For many young adults, the future benefits of establishing good credit may seem impossibly far away, just like turning 30 or attending parent-teacher conferences for kids you haven’t even thought of having. But there’s a big payoff in the near term for having good credit, too, such as perks-laden credit cards with high points bonuses and reward structures.
A student credit card is a good place to start building your credit, both for now and for later. But there are a few questions you should know the answers to first:
1. Do I have to be a student when applying for a student credit card?
There are a few exceptions to this rule, but most times, you do need to be a student to qualify for a student credit card. Applications for student cards generally include space to fill in school information, and applying for a student-only credit card as a non-student may result in a hard pull on your credit report for nothing. If you’re a non-student considering a student card, be sure to check the card’s eligibility requirements before applying.
2. Will I need a cosigner?
When you have little to no credit history, it’s not uncommon for an issuer to ask for a cosigner before approving you for a credit card. A cosigner is someone with a more established credit history to share responsibility for the card. Usually a family member or close friend, a cosigner is equally liable for any debt the principal cardholder may rack up. This makes using your card responsibly that much more important.
3. Am I making a wise choice for my financial future?
Building credit early means being prepared down the road when having good credit can mean lower rates on auto loans, mortgages and wide variety of credit cards. College is routinely likened to “training for the real world,” and student credits cards can be understood in a similar vein. You’re probably not going to use a student credit card to make major purchases, but simply using and paying off your card will build your credit.
4. What if I get into trouble with the card?
Applying for a student credit card is often your first step in building a credit history, but where that path leads depends on the choices you make. Negative information can stay on your credit report for seven years in most cases, so acting irresponsibly with credit means limiting and sometimes eliminating many credit options for lengthy periods of time. It’s always easier to get things right from the start than have to dig yourself out of a hole later on. Here are a few things to keep in mind:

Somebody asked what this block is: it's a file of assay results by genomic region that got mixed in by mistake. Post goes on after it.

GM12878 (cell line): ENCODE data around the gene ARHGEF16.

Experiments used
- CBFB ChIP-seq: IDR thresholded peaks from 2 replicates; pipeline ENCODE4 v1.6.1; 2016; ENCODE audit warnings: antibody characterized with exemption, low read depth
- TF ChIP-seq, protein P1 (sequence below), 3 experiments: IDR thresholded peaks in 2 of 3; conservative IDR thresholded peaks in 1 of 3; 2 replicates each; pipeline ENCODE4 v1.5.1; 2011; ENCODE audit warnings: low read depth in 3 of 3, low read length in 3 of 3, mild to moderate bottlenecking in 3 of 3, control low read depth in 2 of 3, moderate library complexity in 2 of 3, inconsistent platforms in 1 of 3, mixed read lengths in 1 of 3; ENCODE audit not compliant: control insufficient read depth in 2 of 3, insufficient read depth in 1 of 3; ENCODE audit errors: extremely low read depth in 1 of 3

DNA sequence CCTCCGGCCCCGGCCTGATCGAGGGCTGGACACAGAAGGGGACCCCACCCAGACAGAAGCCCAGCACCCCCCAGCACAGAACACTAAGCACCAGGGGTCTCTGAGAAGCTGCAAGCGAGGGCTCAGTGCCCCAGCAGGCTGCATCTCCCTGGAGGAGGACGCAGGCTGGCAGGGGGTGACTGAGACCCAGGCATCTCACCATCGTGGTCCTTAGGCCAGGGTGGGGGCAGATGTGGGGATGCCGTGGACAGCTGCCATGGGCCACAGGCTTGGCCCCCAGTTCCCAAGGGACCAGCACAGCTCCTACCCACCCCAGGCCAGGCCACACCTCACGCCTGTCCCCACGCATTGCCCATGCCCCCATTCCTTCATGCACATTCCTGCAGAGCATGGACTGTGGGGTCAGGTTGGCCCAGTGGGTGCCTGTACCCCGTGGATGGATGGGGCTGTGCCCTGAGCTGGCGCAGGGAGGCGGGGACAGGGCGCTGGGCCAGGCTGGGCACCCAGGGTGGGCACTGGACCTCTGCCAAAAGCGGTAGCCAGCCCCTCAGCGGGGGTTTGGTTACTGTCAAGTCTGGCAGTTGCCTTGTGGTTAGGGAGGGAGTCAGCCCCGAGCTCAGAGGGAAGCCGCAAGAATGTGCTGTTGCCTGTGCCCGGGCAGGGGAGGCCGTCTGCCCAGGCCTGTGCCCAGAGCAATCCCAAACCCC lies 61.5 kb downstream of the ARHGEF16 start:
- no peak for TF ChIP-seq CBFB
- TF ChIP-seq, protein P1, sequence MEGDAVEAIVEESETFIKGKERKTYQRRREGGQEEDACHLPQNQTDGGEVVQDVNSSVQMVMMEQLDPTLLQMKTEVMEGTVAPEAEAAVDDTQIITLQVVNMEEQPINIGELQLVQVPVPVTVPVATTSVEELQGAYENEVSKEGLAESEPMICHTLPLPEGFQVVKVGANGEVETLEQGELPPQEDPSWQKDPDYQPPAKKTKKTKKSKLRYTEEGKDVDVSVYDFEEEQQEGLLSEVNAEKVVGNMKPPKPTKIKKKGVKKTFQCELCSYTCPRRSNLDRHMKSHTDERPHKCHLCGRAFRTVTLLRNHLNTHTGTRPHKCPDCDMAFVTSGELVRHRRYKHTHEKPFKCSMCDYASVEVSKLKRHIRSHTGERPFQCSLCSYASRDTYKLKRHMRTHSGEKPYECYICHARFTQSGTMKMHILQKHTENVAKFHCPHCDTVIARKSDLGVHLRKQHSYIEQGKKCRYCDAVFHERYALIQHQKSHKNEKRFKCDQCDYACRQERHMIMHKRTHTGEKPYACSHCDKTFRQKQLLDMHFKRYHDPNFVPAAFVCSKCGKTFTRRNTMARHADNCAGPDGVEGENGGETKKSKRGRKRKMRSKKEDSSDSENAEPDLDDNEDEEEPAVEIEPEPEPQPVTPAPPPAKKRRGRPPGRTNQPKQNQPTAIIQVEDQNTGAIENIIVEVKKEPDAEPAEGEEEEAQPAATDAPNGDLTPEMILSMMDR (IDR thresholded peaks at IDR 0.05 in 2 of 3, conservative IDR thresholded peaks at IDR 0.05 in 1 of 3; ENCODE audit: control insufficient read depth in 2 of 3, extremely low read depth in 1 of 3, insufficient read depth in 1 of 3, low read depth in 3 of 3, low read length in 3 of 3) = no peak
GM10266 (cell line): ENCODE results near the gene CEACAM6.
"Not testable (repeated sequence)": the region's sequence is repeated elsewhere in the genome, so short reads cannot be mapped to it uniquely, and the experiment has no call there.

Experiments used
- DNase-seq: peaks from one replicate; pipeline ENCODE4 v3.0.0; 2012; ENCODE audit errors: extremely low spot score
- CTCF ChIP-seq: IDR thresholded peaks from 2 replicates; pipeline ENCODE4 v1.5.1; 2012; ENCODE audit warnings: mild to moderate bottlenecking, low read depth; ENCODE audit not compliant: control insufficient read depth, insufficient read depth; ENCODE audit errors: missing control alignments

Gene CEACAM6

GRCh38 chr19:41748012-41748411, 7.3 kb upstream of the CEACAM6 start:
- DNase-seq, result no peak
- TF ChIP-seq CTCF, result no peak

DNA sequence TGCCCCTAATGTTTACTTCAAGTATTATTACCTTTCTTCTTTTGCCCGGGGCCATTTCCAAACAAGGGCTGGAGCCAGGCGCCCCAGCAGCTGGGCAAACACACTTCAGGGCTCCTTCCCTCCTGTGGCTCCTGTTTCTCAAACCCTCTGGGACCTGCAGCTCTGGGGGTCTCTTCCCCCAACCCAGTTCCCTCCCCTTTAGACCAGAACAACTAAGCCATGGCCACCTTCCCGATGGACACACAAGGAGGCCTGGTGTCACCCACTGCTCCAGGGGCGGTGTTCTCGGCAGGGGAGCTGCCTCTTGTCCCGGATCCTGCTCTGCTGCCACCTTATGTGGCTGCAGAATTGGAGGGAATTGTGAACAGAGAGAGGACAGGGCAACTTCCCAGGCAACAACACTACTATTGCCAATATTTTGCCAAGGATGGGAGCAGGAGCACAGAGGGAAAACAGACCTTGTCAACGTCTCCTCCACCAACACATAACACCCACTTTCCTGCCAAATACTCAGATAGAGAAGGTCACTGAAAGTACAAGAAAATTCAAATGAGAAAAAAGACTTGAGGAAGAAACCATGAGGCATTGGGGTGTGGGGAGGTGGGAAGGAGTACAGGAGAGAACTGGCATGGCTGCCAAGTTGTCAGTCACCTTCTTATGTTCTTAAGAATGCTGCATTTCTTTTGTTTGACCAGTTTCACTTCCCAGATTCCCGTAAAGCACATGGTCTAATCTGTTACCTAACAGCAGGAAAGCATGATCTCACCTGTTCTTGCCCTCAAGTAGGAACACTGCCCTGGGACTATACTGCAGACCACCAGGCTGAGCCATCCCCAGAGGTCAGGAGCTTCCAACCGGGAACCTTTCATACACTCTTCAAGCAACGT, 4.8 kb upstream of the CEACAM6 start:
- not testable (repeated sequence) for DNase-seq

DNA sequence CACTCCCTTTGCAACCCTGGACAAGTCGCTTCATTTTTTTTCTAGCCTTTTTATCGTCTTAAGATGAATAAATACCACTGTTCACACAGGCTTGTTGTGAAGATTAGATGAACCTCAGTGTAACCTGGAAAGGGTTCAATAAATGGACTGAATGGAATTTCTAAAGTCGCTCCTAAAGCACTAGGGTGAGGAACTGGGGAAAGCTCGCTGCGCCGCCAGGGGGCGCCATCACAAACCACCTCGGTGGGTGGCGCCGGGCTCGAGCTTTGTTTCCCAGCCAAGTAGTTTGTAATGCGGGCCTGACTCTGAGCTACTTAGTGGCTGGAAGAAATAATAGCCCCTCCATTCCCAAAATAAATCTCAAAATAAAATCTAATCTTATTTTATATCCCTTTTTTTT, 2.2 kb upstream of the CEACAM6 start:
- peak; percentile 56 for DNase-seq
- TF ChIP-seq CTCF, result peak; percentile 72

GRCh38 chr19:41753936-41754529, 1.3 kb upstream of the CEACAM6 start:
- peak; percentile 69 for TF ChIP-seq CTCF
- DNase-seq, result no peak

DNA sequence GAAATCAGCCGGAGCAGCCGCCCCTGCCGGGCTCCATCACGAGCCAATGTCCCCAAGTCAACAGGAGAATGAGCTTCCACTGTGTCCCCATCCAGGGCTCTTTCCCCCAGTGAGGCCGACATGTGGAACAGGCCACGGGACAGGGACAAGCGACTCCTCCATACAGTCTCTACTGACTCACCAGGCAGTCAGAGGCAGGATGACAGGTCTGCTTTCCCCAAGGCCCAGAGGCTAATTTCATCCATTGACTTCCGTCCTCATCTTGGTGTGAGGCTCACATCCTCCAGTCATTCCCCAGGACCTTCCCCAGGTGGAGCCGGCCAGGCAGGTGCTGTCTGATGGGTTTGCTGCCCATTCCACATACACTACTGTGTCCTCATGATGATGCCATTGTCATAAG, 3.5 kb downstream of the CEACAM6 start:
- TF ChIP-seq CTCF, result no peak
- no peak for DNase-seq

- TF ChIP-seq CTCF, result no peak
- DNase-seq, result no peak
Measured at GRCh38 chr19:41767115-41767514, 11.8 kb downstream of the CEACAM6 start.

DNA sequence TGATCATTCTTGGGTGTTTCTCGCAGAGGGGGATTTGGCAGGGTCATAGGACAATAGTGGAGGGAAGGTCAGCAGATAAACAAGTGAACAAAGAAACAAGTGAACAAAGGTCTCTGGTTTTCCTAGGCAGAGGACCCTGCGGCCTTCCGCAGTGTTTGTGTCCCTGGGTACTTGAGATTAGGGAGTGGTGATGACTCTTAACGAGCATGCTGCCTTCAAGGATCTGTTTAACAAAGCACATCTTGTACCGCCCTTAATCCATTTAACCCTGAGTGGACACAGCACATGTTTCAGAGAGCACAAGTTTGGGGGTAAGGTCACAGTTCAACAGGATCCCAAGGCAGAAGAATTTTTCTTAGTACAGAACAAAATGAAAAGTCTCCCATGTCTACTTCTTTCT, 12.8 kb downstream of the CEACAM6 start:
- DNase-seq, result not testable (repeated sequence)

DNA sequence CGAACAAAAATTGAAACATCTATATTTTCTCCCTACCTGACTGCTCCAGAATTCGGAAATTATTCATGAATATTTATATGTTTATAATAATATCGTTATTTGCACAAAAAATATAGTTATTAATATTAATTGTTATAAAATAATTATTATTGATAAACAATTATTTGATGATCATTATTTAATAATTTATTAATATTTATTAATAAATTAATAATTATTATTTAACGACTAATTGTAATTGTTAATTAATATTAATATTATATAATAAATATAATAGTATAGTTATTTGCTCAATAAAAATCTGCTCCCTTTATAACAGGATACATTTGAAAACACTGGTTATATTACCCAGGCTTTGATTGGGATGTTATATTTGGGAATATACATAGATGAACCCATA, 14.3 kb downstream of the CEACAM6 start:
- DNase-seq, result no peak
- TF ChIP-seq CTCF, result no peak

Always pay your bill on time and in full. Paying your credit card bill on time and in full every month will not only build good credit, but also save you money on fees and interest. Doing this depends on using the card responsibly in the first place, so make sure you’re always spending within your means.
Create a budget: It’s easier to stay within your means if you have an idea of what you should be spending each month. Having a budget helps limit unnecessary expenses and can prevent you from being burdened with a unexpectedly large balance when your bill comes around.
Set up account alerts: Having an issuer send payment alerts is the easiest way to avoid a late payment. Whether you receive alerts by text or email, knowing you have a bill coming due will always make it easier to remember to actually pay it, and making payments on time will really help your credit score.
5. Will using a student card lead to better cards?
Often lacking rewards, sign-up bonuses, and other perks, student cards are usually not the most exciting credit cards available, but they’re not really supposed to be. The whole point of a student credit card is to ease new borrowers into responsibly using and managing small amounts of credit. Starting simple makes it easier to focus on paying off your bills on time, spending within your means and moving on to cards that offer better points and rewards on spending. Having good credit can often lead to better rates on things like auto loans and mortgages, too.
Student credit cards aren’t for everyone, but the mentality behind them is universal. Establishing good credit habits early means carrying those habits later into life, and usually saving money, too.
Kevin Cash is a staff writer for NerdWallet, a personal finance website. Email: email@example.com.
Image via iStock.